Bumble bees are one of natures hardest working beneficial bugs. Bumblebees drink nectar and eat pollen - nothing else. They are important Pollinators. They live among flowers where they feed for long periods of time every day. Without the energy that a Bumblebee gets from eating flower nectar, it cannot fly. If a bumblebee cannot fly, then it cannot reach flowers to get more nectar and it will die. Bumblebees are vegetarian at all stages of their life. The worker bees gather pollen and nectar. Most of the pollen they collect is fed to the larva, and the workers and males only eat enough to keep on flying. The queen eats pollen to give her protein for so that she can lay eggs.
Bumblebees are large and hairy with black and yellow bodies. Measuring from 3/4 inch up to 1 inch in length, these fuzzy insects make a loud droning buzz as they fly. Bumblebees fly more slowly and awkwardly than most bugs. They are quite gentle, though they will sting if you bother them.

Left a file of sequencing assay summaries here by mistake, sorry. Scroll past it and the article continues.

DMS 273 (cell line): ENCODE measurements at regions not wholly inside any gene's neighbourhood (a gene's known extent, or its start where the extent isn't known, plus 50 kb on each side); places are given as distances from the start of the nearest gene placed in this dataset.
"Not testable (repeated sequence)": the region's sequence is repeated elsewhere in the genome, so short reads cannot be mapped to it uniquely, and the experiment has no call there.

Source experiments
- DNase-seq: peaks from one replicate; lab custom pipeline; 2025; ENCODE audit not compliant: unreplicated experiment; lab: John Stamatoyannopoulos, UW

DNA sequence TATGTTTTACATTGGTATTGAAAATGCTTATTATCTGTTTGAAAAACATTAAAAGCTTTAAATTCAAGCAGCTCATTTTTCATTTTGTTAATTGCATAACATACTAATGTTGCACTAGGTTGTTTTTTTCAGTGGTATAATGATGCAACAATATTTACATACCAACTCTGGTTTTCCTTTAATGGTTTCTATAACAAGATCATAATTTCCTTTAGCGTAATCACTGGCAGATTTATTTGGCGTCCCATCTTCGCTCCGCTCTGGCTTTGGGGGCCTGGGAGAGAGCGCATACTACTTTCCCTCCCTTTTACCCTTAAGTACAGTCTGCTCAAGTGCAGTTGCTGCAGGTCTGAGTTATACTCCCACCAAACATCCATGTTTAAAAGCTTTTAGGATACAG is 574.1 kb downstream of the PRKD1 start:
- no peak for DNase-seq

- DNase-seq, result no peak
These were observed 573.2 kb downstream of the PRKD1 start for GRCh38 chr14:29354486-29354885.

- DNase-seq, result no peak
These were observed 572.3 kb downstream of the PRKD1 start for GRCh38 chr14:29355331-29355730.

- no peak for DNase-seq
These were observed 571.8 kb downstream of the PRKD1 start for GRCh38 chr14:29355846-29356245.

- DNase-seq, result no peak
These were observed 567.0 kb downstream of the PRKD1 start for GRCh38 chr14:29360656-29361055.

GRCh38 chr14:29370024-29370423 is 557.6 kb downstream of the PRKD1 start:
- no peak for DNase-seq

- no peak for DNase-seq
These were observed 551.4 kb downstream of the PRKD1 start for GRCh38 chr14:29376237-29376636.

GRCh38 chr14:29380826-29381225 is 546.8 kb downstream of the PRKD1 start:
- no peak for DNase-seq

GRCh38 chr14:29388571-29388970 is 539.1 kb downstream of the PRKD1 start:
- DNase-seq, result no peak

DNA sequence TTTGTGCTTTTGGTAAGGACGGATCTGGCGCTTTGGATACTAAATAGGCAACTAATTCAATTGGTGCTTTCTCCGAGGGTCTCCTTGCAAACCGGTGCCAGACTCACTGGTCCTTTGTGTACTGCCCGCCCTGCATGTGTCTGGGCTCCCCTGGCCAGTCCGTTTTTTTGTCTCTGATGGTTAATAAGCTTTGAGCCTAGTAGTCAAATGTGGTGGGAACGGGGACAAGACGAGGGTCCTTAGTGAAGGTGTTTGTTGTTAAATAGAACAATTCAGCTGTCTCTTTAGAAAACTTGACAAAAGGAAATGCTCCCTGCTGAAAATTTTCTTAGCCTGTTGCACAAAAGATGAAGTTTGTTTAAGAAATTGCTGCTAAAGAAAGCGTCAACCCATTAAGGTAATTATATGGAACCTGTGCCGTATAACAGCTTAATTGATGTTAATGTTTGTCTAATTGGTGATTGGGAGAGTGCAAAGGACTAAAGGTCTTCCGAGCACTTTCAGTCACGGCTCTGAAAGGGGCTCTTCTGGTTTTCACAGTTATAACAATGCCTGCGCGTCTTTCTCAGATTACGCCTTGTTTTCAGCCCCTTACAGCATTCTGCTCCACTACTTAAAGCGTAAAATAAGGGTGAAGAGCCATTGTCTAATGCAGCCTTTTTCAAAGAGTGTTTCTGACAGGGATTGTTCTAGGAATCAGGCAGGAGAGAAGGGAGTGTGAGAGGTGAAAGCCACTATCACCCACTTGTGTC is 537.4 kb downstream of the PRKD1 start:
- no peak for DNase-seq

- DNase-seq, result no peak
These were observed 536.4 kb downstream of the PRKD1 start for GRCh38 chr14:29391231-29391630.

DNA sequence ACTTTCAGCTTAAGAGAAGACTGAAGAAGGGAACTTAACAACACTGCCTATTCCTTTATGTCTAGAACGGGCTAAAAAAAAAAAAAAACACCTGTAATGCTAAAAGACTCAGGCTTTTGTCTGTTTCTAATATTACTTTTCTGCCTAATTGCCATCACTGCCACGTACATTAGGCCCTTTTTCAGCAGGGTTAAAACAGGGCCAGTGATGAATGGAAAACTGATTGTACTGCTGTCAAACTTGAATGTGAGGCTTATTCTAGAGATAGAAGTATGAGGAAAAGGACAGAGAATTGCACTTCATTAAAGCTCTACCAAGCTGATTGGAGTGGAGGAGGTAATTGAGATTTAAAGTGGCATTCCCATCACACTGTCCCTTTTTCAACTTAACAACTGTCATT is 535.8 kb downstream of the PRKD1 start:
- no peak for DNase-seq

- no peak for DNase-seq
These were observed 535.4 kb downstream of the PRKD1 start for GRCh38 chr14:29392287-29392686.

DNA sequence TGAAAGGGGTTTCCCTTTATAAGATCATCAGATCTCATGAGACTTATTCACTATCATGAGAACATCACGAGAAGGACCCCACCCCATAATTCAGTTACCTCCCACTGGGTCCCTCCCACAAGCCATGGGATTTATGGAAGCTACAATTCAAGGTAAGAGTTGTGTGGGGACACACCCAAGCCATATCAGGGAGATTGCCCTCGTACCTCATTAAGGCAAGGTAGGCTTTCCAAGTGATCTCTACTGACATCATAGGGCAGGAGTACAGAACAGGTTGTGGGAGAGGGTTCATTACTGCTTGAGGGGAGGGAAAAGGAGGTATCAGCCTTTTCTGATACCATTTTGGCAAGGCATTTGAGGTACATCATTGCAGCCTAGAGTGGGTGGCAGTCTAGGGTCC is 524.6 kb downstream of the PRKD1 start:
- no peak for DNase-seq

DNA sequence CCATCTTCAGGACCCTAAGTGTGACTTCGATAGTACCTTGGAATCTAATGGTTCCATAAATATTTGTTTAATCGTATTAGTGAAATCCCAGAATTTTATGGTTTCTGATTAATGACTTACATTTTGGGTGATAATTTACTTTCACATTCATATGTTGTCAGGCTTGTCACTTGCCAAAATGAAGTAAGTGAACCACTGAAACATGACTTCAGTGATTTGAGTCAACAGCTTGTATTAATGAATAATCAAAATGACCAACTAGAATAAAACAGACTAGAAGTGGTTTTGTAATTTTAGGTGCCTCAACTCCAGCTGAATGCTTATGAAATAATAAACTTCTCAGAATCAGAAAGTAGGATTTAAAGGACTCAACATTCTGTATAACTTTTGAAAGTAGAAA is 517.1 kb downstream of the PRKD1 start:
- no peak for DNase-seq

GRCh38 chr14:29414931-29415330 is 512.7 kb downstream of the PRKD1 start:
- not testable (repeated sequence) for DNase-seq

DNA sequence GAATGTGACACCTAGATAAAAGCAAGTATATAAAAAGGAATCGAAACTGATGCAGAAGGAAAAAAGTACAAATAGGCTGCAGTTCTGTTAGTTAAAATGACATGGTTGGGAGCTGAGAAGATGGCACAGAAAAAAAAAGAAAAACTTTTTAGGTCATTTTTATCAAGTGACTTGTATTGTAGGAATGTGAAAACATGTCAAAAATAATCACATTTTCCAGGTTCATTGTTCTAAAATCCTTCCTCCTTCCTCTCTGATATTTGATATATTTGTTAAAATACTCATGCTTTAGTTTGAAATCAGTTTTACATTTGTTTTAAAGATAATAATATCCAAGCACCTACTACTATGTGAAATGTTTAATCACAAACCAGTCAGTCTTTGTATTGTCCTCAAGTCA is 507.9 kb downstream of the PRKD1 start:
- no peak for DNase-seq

When a Bumblebee is on a flower and is feeling threatened it will raise one of its middle legs. This is a sign that you are too close and should back off a bit. If you don't move away from a Bumblebee that is feeling threatened, it will sting. Only the queens and workers can sting, but they can sting more than once.
Bumble bees live in colonies and nest in soil or piles of dead leaves where a single queen lays 8 to 12 eggs in spring. Emerging workers are able to fly in very cool weather (like the early spring), making them a very valuable pollinator. Foraging worker bees use long tongues to pollinate clovers and other flowers, collecting pollen and nectar that they bring back to the hive to feed to the colony. Though bumble bees make honey, they make only enough to feed the colony.
Important Facts To Know About Bumble Bees.